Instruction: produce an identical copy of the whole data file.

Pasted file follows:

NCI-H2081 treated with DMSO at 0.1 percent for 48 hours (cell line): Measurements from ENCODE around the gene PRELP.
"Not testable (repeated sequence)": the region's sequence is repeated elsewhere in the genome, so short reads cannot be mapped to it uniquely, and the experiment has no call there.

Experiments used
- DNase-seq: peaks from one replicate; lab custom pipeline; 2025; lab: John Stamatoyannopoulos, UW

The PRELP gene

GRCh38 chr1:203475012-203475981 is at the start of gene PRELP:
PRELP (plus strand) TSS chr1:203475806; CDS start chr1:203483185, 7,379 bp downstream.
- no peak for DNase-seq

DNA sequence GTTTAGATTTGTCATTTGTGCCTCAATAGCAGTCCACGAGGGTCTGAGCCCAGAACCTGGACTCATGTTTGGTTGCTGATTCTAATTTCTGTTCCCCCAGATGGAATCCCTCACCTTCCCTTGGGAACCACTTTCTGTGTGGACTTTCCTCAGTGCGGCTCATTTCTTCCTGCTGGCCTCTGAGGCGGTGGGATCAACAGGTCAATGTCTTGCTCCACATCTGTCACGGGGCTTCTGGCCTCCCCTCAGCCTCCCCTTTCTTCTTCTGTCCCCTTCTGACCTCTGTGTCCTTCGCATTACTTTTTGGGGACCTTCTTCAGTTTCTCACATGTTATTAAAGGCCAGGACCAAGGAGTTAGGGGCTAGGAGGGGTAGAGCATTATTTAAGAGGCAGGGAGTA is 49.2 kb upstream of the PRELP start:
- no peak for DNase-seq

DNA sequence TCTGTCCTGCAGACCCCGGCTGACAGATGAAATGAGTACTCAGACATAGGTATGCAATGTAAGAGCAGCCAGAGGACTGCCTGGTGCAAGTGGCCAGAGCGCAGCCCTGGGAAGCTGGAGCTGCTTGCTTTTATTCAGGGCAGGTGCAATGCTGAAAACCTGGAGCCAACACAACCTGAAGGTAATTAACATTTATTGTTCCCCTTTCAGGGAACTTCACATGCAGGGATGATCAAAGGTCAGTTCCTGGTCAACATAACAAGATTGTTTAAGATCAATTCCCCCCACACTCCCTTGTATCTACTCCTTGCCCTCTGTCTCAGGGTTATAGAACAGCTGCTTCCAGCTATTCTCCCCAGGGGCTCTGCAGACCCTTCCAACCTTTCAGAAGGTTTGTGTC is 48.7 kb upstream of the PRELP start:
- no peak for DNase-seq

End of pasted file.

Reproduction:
NCI-H2081 treated with DMSO at 0.1 percent for 48 hours (cell line): Measurements from ENCODE around the gene PRELP.
"Not testable (repeated sequence)": the region's sequence is repeated elsewhere in the genome, so short reads cannot be mapped to it uniquely, and the experiment has no call there.

Experiments used
- DNase-seq: peaks from one replicate; lab custom pipeline; 2025; lab: John Stamatoyannopoulos, UW

The PRELP gene

GRCh38 chr1:203475012-203475981 is at the start of gene PRELP:
PRELP (plus strand) TSS chr1:203475806; CDS start chr1:203483185, 7,379 bp downstream.
- no peak for DNase-seq

DNA sequence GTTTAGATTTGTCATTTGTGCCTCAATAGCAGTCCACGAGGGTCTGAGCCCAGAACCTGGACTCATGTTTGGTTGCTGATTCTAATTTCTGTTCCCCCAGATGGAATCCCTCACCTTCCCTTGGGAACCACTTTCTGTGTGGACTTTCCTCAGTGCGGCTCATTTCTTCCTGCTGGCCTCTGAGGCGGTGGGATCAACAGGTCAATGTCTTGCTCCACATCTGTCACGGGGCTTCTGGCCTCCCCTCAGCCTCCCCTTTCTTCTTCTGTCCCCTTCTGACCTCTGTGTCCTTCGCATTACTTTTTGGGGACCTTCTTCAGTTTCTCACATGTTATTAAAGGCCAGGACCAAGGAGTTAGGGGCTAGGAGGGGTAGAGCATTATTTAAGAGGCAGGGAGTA is 49.2 kb upstream of the PRELP start:
- no peak for DNase-seq

DNA sequence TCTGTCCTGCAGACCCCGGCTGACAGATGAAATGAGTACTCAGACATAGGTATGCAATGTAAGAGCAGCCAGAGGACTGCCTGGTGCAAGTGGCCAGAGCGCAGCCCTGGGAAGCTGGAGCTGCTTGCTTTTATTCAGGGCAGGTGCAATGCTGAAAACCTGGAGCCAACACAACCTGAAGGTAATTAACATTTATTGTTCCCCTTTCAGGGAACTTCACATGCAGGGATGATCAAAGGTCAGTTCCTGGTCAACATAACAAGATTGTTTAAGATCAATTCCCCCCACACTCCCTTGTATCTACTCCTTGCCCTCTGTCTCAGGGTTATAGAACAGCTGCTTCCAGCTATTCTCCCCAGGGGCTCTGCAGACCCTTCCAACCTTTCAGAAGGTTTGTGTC is 48.7 kb upstream of the PRELP start:
- no peak for DNase-seq